Maryna Shemuda


The article highlights the difficulties teachers face in teaching grammar to the gifted students because the individuals with exceptional gifts, talents and learning potential have needs that require specific attention. It presents the typical characteristics of the gifted students aged 17-19 who study according to the educational and professional programme “Secondary education (English language and literature)”. Some strategies for teaching gifted students English Grammar in a natural and flowing way to support them and maximise their learning are proposed by the author. One of such strategies is to ensure a multi-level curriculum in Grammar that is personalised to the gifted students’ interests and educational needs. An important point in the process of teaching gifted students English Grammar is to provide various enrichment activities and support their emotional growth. The author also describes the strategy of implementing technology usage in the process of teaching gifted students grammar concepts. One of the author’s proposed strategies is teaching gifted students English Grammar interactively and putting some fun into this process. The author also puts an emphasis on the importance of incorporating Grammar in context and encouraging gifted students to self-education while learning English Grammar. Implementing the proposed strategies can promote the creation of psychologically comfortable and creative learning environment to the gifted students in the process of learning Grammar. The author offers a variety of activities for everyday use in the process of teaching gifted students English Grammar, aimed at stimulation of the gifted students’ imagination, humour, creativity, etc. Finally, being a teacher of the gifted students means to be ready for a constant and professional development and always concentrate on the learner. 


linguistic abilities; giftedness; gifted students; English Grammar; teaching strategies

Full Text:



Arnold, J., & Fonseca, C. (2007). Affect in teacher talk. In Tomlinson, B. (Ed.), Language Acquisition and Development (pp. 107-121). London: Continuum.

Bailey, S. (1997). Acceleration as an option for talented students. In B.A. Knight and S. Bailey (Eds). Parents as lifelong teachers of the gifted (pp. 43-50). Melbourne: Hawker Brownlow Education.

Bruner, J. S. (1971). The relevance of education. New York, NY: W. W. Norton.

Clark, B. (1992). Growing up Gifted: Developing the potential of children at home and at school (4th Edn.). New York: Merrill.

Clarke-Midura, J., & Dede, C. (2010). Assessment, technology, and change. Journal of Research on Technology in Education, 42, 309-328.

Harmer, J. (1991). The Practice of English Language Teaching. London: Longman

Hertberg-Davis, H. L., & Callahan, C. M. (2013). Introduction. In H. L. Hertberg-Davis & C. M. Callahan (Eds.), Fundamentals of gifted education (pp. 1-10). New York, NY: Routledge.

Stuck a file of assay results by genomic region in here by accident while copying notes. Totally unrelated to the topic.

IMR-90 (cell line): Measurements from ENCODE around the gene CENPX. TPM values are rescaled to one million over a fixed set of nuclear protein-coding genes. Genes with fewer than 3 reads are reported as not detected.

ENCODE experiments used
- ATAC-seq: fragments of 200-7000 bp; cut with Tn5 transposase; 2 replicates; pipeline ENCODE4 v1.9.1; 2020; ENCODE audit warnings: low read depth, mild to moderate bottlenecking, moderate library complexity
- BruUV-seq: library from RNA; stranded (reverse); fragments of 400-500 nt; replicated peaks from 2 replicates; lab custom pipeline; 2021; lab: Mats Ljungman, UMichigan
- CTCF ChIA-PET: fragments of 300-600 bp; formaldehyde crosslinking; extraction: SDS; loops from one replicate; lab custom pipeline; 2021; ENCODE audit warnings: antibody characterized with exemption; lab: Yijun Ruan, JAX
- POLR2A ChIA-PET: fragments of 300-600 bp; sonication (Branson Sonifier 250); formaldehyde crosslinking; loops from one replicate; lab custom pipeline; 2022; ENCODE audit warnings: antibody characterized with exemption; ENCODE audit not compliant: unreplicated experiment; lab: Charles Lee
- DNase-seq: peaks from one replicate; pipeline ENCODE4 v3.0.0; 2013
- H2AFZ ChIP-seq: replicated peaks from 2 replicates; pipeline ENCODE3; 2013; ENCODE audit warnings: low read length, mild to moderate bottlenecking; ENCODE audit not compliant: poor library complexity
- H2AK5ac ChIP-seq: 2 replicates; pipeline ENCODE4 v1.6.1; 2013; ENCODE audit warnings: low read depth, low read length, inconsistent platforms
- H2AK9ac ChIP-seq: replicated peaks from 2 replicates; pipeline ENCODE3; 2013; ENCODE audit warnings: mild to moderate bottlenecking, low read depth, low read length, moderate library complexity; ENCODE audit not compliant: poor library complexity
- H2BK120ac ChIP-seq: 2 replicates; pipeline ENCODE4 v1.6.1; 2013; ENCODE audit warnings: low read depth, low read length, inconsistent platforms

Kulik, C. C., & Kulik, 1. A. (1984). Effects of ability grouping on elementary school pupils: A meta-analysis. American Educational Research Journal, 19, 415-428.

Liferenko, D.A. (2013). Lingvisticheskie sposobnosti kak osnova razvitiya lingvisticheskoy odarennosti [Linguistic abilities as a basis for the development of linguistic giftedness]. Karelskiy nauchnyiy zhurnal, 1(2), 40-43.

Neville, Ch. S., Piechowski, M.M., & Tolan, S.S. (Eds.). (2013). Off the Charts: Asynchrony and the Gifted Child. New York: Royal Fireworks Publishing.

Reis, S. M., & Renzulli, J. S. (2004). Current research on the social and emotional development of gifted and talented students: Good news and future possibilities. Psychology in the Schools, 41, 119-130.

Renzulli, J. S. (2012). Reexamining the role of gifted education and talent development for the 21st century: A four-part theoretical approach. Gifted Child Quarterly, 56, 150-159.

Siegle, D., & Foster, T. (2001). Laptop computers and multimedia and presentation software: Their effects on student achievement in anatomy and physiology. Journal of Research on Technology in Education, 34, 29-37.

Sousa, D. A. (2003). How the Gifted Brain Learns. CA: Corwin Press.

Sternber, R. J. (2017). ACCEL: A New Model for Identifying the Gifted. Roeper Review, 39, 152-169.

Sternberg, R.J. (1997) A triarchic view of giftedness: Theory and practice. In N. Colangelo, and G. Davis, Handbook of Gifted Education (2nd Edn.) (pp. 43–53). Needham Heights, MA: Allyn and Bacon.

Sullivan, S. C. & Rebhorn L. (2002) PEGS: Appropriate education for exceptionally gifted students. Roeper Review, 24, 221-225.

Wajnryb, R. (1990). Grammar Dictation. Oxford: Oxford University Press.

Webb, J., Gore, J., Amend, E., & DeVries, A. (2007). A parent’s guide to gifted children. Tuscon, AZ: Great Potential Press.

Copyright (c) 2018 Maryna Shemuda

Creative Commons License
This work is licensed under a Creative Commons Attribution 4.0 International License.

ISSN 2410-8286 (Online), ISSN 2409-3351 (Print)